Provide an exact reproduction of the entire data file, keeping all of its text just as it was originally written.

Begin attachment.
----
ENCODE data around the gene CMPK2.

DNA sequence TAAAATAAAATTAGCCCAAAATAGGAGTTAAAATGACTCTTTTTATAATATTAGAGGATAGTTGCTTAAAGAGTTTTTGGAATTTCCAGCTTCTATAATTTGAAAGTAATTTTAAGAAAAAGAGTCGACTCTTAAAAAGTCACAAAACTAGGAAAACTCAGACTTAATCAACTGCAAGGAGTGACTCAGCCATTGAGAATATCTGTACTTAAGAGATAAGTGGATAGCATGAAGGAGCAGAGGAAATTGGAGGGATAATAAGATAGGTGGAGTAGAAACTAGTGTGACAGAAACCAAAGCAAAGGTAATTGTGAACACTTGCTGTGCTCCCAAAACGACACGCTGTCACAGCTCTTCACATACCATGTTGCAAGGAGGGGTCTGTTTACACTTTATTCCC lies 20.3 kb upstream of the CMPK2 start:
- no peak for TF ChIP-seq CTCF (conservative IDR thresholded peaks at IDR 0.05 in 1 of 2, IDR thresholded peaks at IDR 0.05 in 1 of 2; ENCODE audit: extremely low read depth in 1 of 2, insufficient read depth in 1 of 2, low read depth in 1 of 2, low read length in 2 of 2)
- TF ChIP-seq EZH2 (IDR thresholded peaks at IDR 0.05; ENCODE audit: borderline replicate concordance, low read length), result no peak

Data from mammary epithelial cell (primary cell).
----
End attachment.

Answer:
ENCODE data around the gene CMPK2.

DNA sequence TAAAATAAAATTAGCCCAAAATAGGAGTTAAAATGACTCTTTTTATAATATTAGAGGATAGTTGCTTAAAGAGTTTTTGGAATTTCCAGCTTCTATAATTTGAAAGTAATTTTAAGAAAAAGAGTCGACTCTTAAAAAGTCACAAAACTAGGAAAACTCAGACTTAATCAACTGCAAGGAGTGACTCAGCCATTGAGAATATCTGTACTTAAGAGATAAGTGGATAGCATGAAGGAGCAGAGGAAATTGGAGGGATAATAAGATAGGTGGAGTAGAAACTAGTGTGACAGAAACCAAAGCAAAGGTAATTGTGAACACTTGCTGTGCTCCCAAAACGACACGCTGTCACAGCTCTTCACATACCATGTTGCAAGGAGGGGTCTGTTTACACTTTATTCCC lies 20.3 kb upstream of the CMPK2 start:
- no peak for TF ChIP-seq CTCF (conservative IDR thresholded peaks at IDR 0.05 in 1 of 2, IDR thresholded peaks at IDR 0.05 in 1 of 2; ENCODE audit: extremely low read depth in 1 of 2, insufficient read depth in 1 of 2, low read depth in 1 of 2, low read length in 2 of 2)
- TF ChIP-seq EZH2 (IDR thresholded peaks at IDR 0.05; ENCODE audit: borderline replicate concordance, low read length), result no peak

Data from mammary epithelial cell (primary cell).